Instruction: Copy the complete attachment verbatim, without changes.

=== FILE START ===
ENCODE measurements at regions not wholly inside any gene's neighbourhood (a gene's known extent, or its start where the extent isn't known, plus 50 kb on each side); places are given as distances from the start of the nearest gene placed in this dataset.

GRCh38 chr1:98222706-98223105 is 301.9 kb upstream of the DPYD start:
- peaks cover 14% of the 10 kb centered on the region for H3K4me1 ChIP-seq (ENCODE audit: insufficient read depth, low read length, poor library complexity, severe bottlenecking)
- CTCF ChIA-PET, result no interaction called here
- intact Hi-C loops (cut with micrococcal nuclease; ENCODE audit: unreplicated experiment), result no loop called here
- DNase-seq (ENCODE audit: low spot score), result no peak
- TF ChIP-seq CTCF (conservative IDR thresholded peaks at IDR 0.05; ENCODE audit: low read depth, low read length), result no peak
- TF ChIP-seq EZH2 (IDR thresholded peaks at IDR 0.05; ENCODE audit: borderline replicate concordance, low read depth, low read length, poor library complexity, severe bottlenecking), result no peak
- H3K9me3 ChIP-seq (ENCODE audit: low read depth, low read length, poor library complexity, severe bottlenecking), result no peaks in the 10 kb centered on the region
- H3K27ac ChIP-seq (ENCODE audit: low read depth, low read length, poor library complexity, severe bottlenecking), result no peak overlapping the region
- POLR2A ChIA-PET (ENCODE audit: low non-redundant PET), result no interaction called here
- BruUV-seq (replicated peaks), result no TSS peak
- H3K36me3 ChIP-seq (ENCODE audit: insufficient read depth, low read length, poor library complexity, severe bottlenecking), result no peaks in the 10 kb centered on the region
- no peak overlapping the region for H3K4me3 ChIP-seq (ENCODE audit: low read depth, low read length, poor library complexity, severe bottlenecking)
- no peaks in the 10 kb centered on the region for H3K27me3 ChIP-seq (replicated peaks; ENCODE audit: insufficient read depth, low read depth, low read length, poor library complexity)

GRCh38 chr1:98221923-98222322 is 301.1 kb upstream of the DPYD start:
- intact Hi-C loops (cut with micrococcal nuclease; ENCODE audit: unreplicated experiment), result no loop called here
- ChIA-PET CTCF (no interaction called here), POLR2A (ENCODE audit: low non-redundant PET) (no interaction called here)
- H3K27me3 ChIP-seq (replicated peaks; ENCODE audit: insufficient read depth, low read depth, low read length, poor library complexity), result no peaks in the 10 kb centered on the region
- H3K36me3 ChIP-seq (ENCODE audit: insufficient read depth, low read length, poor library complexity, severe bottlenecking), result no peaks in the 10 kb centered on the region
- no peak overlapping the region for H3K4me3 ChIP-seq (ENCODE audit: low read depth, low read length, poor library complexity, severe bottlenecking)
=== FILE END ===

ENCODE measurements at regions not wholly inside any gene's neighbourhood (a gene's known extent, or its start where the extent isn't known, plus 50 kb on each side); places are given as distances from the start of the nearest gene placed in this dataset.

GRCh38 chr1:98222706-98223105 is 301.9 kb upstream of the DPYD start:
- peaks cover 14% of the 10 kb centered on the region for H3K4me1 ChIP-seq (ENCODE audit: insufficient read depth, low read length, poor library complexity, severe bottlenecking)
- CTCF ChIA-PET, result no interaction called here
- intact Hi-C loops (cut with micrococcal nuclease; ENCODE audit: unreplicated experiment), result no loop called here
- DNase-seq (ENCODE audit: low spot score), result no peak
- TF ChIP-seq CTCF (conservative IDR thresholded peaks at IDR 0.05; ENCODE audit: low read depth, low read length), result no peak
- TF ChIP-seq EZH2 (IDR thresholded peaks at IDR 0.05; ENCODE audit: borderline replicate concordance, low read depth, low read length, poor library complexity, severe bottlenecking), result no peak
- H3K9me3 ChIP-seq (ENCODE audit: low read depth, low read length, poor library complexity, severe bottlenecking), result no peaks in the 10 kb centered on the region
- H3K27ac ChIP-seq (ENCODE audit: low read depth, low read length, poor library complexity, severe bottlenecking), result no peak overlapping the region
- POLR2A ChIA-PET (ENCODE audit: low non-redundant PET), result no interaction called here
- BruUV-seq (replicated peaks), result no TSS peak
- H3K36me3 ChIP-seq (ENCODE audit: insufficient read depth, low read length, poor library complexity, severe bottlenecking), result no peaks in the 10 kb centered on the region
- no peak overlapping the region for H3K4me3 ChIP-seq (ENCODE audit: low read depth, low read length, poor library complexity, severe bottlenecking)
- no peaks in the 10 kb centered on the region for H3K27me3 ChIP-seq (replicated peaks; ENCODE audit: insufficient read depth, low read depth, low read length, poor library complexity)

GRCh38 chr1:98221923-98222322 is 301.1 kb upstream of the DPYD start:
- intact Hi-C loops (cut with micrococcal nuclease; ENCODE audit: unreplicated experiment), result no loop called here
- ChIA-PET CTCF (no interaction called here), POLR2A (ENCODE audit: low non-redundant PET) (no interaction called here)
- H3K27me3 ChIP-seq (replicated peaks; ENCODE audit: insufficient read depth, low read depth, low read length, poor library complexity), result no peaks in the 10 kb centered on the region
- H3K36me3 ChIP-seq (ENCODE audit: insufficient read depth, low read length, poor library complexity, severe bottlenecking), result no peaks in the 10 kb centered on the region
- no peak overlapping the region for H3K4me3 ChIP-seq (ENCODE audit: low read depth, low read length, poor library complexity, severe bottlenecking)